Similarly to the Roman hypocaust, the pan was constructed in such a way that hot air was flowing under the floor. The pan’s heating systems consisted of horizontal flues that ran between a coal-fired furnace and the chimneys, which provided the up-draught to draw the hot air under the pan floor. The flues itself were covered by tiles, thus allowing for the wet clay to be spread out, which made it easier to dry.
Let us look at the drying process in more detail. After the china clay slurry arrived at the pan-kilns it passed through sand and mica drags. The sand drag are made up of concrete channels used to settle out the finer quartz sand from the slurry. Every two hours the drain plugs were removed and the sand drags scraped clean. The slurry now containing only very fine china clay particles, fine sand and flakes of mica enters a series of wooden channels called mica drags. Flowing slowly it drops the mica on to the floor of the channels while the fine clay flows on, the mica was cleared every eight hours and washed to the river.
From the mica drags the slurry flowed into settling pits, where the clay settle over a period of days and the the water was progressively run off until the clay slurry had about 12% solids. At this stage, the slurry was transferred to the settling tanks where this process was repeated until the solids reached about 30%.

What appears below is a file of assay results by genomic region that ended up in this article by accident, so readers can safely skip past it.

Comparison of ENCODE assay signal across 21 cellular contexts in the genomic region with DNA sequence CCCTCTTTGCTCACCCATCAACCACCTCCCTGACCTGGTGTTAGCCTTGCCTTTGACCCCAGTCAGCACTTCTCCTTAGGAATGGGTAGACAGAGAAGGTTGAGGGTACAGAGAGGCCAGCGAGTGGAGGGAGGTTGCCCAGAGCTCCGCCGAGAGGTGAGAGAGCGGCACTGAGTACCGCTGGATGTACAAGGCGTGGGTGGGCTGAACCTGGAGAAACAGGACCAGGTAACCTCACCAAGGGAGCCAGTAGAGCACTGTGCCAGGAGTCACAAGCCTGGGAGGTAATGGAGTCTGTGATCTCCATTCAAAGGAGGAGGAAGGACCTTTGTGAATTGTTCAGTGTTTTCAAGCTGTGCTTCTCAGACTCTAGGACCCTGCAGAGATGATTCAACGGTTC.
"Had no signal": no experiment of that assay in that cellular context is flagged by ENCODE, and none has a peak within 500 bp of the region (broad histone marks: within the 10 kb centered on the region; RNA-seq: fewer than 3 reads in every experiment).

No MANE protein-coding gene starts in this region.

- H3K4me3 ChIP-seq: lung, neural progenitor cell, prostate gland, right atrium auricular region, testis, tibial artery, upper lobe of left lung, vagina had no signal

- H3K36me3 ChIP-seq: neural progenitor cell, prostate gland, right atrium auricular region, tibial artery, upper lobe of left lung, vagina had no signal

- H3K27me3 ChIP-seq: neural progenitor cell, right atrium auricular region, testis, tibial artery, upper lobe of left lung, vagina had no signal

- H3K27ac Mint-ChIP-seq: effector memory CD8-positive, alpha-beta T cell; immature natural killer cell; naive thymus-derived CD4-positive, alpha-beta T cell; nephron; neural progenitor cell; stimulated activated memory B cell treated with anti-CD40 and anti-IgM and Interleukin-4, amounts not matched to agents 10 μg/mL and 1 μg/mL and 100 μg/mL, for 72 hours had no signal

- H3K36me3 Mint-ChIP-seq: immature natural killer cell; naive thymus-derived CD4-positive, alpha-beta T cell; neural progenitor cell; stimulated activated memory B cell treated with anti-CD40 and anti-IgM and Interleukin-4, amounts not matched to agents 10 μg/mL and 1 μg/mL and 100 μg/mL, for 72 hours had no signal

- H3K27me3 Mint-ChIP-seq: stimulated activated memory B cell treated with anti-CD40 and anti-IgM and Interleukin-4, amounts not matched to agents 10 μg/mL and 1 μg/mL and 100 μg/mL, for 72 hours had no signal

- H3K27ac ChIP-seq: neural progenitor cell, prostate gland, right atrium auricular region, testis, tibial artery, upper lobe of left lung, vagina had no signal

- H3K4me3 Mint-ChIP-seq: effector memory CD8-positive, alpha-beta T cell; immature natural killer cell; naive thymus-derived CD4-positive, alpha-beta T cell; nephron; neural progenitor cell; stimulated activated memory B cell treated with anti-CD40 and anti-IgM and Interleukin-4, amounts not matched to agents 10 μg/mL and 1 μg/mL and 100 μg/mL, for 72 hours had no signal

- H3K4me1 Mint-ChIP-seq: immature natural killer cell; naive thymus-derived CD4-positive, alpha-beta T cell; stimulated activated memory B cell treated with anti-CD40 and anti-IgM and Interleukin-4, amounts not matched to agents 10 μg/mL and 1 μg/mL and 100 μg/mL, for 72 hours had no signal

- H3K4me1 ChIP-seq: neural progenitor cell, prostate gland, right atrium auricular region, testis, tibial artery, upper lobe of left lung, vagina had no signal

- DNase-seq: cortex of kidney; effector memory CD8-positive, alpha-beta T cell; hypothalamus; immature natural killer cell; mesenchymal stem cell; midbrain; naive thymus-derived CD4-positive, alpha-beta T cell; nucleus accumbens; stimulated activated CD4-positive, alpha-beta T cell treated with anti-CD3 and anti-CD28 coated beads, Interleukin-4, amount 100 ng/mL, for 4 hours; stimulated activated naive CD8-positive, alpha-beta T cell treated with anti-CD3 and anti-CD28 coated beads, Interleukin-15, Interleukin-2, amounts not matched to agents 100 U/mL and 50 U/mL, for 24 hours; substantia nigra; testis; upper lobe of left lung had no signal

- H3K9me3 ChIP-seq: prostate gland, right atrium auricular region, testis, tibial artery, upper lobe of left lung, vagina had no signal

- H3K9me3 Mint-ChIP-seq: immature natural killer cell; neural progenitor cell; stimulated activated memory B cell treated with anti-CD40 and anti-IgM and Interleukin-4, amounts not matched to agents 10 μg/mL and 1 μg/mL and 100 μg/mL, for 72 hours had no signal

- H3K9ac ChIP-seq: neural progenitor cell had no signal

Once the slurry had the right consistency, a plug was pulled and the slurry passed into the upper terrace of the dry-building or the pan. Here the slurry was spread out on the heated floor and allowed to dry for several days. This drying process could easily several days. Once the china clay was dry it was shovelled into the linhay, where it was waiting for removal either by land or rail.From the above it is evident that this was a slow and labour intensive process and more efficient methods for drying the clay were required in order to increase the production. Some of these processes will be described in The China Clay Dries in Par.
The Wenford Dries closed in 2002. Nowadays most of the building is just an empty shell which provides a nice playground for grafitti artists.